Twitter launched to the world in July 2006, and according to a new book, its creator Jack Dorsey almost joined Facebook during a time of incredible growth.
Nick Bilton, author of Hatching Twitter: A True Story of Money, Power, Friendship, and Betrayal, shared the story today on The New York Times.
In 2007, interest in social networks from venture capitalists was growing. Myspace was still in its prime, and Facebook was catching on.
Evan Williams, a Twitter Co-Founder, had managed to help raise $5 million, but noticed a problem: Dorsey, then CEO, was inexperienced in such a role.
His [Jack’s] hacker personality had helped him thrive as an engineer, but it undermined him as he tried to lead programmers who had been his peers at Odeo. Often, Dorsey’s inexperience showed. During a meeting with Bradley Horowitz, an executive at Yahoo, about a possible acquisition of the site, Dorsey sat silently until the end. Then he gave an unimpressive explanation of his vision for Twitter. Yahoo made a lowball offer and said that it was building a better competitor.
It seems that Dorsey was more of the creative type, and at the time, major downtime issues were not being properly addressed.
Dorsey often tried to act as if he were in control, posturing that his actions were all part of a bigger plan, but employees saw him frequently pacing in frustration around South Park. He also habitually left around 6 p.m. for drawing classes, hot yoga sessions and a course at a local fashion school. (He wanted to learn to make an A-line skirt and, eventually, jeans.) His social life, once virtually nonexistent, was becoming a distraction as venture capitalists wooed him at San Francisco Giants baseball games and parties throughout the city.
Eventually, Williams felt he had to address the problem head on.
One summer afternoon, Williams asked Dorsey to meet him in the upper-floor conference room that the Twitter gang referred to as Odeo Heights. They opened the door to the small room, pulled back the chairs across from each other and sat, hands clasped as they had dozens of times before. “You can either be a dressmaker or the C.E.O. of Twitter,” Williams said to Dorsey. “But you can’t be both.”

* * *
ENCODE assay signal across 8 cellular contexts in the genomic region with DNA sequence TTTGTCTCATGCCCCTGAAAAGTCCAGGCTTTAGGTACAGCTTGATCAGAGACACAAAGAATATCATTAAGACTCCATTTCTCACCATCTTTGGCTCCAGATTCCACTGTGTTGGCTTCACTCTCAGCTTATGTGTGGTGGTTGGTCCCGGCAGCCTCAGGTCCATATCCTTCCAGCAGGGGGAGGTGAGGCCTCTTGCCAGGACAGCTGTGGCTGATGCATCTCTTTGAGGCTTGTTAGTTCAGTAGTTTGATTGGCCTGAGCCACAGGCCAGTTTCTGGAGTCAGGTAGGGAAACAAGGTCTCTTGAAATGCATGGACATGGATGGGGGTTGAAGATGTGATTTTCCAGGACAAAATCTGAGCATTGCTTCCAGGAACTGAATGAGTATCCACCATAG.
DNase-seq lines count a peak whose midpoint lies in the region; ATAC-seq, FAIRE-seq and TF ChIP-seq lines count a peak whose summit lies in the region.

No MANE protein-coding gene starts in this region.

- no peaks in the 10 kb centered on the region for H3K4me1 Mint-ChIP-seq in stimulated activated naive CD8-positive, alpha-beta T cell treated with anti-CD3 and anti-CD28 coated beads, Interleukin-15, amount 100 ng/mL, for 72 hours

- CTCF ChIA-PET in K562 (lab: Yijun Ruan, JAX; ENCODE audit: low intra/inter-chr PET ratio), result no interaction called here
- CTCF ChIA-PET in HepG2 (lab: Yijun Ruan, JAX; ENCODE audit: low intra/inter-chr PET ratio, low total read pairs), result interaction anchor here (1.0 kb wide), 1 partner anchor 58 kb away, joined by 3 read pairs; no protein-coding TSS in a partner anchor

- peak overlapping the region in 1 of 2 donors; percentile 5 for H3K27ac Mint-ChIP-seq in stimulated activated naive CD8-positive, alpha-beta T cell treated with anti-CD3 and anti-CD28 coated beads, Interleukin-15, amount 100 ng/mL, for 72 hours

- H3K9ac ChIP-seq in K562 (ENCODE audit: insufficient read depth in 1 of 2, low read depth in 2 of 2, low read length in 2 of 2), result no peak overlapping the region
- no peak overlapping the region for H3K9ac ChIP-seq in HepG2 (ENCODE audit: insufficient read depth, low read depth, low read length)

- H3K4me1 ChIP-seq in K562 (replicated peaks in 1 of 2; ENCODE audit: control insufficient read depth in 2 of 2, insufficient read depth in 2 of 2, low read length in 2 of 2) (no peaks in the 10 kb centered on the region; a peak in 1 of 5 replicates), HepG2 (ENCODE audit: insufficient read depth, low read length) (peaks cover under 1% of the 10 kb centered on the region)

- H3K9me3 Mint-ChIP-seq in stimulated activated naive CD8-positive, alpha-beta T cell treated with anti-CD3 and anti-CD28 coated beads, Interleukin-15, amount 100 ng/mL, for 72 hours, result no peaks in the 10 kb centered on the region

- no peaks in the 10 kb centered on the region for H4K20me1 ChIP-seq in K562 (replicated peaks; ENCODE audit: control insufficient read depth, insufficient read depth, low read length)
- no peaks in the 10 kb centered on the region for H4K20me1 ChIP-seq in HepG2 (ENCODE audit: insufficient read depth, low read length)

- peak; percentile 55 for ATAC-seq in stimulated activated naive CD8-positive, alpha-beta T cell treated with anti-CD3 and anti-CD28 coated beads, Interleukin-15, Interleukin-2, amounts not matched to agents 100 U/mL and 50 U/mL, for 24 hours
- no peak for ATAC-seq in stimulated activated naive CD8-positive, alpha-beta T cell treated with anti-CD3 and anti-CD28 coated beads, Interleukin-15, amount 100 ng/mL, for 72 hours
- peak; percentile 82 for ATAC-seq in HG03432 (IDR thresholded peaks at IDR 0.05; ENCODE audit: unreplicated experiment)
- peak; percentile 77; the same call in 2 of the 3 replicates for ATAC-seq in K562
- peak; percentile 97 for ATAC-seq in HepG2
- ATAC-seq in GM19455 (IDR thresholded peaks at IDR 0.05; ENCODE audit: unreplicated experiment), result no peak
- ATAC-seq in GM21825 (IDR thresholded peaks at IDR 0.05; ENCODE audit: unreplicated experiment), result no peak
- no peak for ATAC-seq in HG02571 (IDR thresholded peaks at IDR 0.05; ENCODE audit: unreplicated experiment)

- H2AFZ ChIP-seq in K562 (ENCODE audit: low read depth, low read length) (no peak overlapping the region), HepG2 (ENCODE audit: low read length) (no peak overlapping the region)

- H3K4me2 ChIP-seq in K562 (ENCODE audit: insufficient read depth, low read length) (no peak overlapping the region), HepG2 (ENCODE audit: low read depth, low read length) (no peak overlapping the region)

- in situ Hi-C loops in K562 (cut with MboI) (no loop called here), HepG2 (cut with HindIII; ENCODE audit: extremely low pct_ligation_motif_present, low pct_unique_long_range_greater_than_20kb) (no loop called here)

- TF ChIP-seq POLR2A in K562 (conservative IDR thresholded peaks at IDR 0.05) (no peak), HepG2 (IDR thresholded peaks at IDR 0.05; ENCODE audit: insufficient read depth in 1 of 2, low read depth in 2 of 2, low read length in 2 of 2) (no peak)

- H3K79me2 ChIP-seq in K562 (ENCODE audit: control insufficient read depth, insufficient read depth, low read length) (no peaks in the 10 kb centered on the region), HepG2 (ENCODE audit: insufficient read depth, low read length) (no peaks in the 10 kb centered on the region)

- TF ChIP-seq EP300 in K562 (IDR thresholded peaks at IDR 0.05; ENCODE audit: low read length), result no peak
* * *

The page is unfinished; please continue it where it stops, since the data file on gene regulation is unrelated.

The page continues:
Dorsey was clearly not pleased with the conversation, and they grew distant over the coming months.
Causing confusion, investors would receive separate calls from both Williams and Dorsey, and some were concerned over decisions Dorsey had made.
He pushed people to use Twitter over text message, which produced a monthly bill for the company approaching six figures. Dorsey had also been managing expenses on his laptop and doing the math incorrectly. Beyond that, it became clear that there was no backup of some key components. If the site went down, significant data could be lost. Williams and Dorsey started meeting for weekly dinners to discuss the problems, but one night Dorsey became defensive. “Do you want to be C.E.O.?” he said abruptly. Williams tried to evade the question, but eventually replied: “Yes, I want to be C.E.O. I have experience running a company, and that’s what Twitter needs right now.”
As Dorsey thought about taking his talent elsewhere, the Twitter Board gave him three months to fix serious issues plaguing the social network.
However, his position as CEO was quickly coming to an end.
Before the three months were up, Dorsey recalled, Sabet and Wilson took him to a breakfast at the Clift hotel and told him that they were replacing him as C.E.O. with Williams. Dorsey sat before a bowl of uneaten yogurt and granola as he was offered stock, a $200,000 severance and a face-saving role as the company’s “silent” chairman. No one in the industry had to know that he was fired.
With no voting rights, Dorsey had little say, and would either have to accept or go elsewhere.
A day later, he gave Facebook CEO Mark Zuckerberg a call.
To Dorsey’s surprise, Zuckerberg asked if there was a way to prevent the firing, perhaps in order to save the deal. Dorsey assured him that there wasn’t, and Zuckerberg switched his plan from trying to buy Twitter to trying to hire Dorsey. So Dorsey met with Chris Cox, who ran Facebook’s product division, at a Philz Coffee in San Francisco. The discussions soon became more serious. But they didn’t have a specific role in mind. Zuckerberg wanted Dorsey to simply join Facebook in an unspecified capacity, and they would worry about a position later.
Dorsey strongly considered Facebook’s offer, but was concerned over the lack of a clear job title.
Eventually, ego put aside, Dorsey decided to remain with Twitter and as they say, the rest is history.